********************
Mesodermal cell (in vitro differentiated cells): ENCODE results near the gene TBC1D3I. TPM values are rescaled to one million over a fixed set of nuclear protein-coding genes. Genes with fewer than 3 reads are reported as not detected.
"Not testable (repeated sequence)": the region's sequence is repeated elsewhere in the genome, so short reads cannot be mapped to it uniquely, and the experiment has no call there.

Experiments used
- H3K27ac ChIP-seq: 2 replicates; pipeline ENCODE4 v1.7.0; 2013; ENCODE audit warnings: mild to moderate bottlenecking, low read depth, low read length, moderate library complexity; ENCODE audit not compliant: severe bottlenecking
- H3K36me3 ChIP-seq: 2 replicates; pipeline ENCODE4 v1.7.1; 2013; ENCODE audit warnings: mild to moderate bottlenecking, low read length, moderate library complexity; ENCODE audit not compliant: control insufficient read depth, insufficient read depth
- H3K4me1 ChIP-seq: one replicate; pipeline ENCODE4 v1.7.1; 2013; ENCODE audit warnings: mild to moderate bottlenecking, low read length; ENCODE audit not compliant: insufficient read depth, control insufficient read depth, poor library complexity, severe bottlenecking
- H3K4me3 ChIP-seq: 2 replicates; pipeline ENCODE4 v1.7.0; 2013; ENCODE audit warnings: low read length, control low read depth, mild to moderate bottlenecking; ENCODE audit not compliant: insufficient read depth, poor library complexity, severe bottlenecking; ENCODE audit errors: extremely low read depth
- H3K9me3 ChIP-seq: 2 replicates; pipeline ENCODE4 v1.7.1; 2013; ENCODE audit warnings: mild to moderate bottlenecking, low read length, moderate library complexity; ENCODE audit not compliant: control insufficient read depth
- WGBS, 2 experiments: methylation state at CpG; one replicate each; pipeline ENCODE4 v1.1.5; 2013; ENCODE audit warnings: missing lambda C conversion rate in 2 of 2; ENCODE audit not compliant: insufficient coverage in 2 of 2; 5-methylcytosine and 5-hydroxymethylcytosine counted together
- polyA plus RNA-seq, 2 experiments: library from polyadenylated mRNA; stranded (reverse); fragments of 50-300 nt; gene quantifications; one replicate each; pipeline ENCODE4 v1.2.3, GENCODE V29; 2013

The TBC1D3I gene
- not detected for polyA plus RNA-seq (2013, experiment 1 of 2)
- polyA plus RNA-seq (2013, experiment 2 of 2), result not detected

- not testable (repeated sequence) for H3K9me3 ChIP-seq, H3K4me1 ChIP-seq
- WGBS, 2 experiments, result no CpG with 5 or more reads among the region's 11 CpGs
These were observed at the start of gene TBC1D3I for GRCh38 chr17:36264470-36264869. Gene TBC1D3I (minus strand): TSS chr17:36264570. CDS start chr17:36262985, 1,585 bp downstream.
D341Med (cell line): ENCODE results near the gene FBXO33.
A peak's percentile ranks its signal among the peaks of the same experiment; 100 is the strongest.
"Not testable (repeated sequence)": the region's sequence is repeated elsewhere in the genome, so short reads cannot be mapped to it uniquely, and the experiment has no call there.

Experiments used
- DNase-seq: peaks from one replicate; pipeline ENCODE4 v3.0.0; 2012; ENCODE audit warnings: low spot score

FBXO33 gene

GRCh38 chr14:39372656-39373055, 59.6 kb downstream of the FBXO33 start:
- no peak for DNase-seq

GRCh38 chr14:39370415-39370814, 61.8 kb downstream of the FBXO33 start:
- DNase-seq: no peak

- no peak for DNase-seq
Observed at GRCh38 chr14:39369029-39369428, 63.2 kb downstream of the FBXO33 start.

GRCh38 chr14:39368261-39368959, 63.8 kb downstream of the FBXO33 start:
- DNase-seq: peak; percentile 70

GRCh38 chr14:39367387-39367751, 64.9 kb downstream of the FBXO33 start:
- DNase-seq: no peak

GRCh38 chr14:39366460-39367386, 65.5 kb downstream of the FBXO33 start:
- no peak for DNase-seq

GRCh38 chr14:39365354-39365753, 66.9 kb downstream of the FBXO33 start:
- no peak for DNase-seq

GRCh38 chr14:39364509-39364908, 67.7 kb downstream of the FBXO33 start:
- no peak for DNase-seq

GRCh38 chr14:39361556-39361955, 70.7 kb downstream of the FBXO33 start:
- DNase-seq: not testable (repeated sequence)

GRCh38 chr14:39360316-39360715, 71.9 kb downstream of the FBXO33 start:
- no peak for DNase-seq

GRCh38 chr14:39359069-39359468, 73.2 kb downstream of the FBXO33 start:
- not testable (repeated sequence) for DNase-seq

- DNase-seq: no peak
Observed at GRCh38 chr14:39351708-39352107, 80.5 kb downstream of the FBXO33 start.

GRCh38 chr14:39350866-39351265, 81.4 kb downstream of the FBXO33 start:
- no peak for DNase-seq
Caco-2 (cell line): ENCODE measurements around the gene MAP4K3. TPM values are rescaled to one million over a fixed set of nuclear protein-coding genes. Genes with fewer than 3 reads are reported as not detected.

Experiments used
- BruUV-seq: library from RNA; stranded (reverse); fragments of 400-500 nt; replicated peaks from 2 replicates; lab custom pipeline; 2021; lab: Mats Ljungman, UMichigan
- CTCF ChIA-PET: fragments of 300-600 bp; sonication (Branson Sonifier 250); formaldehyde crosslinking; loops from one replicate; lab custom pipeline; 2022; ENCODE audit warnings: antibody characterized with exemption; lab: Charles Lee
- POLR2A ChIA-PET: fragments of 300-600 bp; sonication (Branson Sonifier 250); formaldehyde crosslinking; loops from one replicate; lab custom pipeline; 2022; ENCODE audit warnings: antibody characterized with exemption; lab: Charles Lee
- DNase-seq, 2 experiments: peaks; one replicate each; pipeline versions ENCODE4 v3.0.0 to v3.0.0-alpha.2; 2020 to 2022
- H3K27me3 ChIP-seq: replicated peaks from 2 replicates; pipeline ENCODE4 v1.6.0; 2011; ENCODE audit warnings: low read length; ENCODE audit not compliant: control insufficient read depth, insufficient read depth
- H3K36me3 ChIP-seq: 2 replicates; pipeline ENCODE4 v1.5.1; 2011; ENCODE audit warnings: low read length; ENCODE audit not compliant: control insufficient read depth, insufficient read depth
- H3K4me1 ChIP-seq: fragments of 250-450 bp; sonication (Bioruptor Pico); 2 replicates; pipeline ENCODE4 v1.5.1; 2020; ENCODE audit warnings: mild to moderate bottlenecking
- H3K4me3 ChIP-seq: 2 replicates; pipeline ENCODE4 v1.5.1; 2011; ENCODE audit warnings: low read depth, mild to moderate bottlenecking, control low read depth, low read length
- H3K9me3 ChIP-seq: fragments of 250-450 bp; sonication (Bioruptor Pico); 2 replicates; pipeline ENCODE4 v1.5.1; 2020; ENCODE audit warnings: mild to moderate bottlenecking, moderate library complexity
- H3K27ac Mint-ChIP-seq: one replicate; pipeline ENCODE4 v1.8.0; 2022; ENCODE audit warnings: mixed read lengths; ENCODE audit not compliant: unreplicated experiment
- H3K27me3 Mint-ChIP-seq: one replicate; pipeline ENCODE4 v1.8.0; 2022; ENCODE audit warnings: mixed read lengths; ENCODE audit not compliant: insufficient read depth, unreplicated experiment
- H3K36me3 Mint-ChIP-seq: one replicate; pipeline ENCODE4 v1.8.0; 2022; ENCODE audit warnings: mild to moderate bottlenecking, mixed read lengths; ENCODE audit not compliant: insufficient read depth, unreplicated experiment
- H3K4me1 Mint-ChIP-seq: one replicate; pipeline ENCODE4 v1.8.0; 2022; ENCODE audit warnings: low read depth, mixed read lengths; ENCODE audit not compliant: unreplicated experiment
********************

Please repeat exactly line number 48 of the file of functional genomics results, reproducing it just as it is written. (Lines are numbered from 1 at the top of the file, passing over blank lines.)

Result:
- no peak for DNase-seq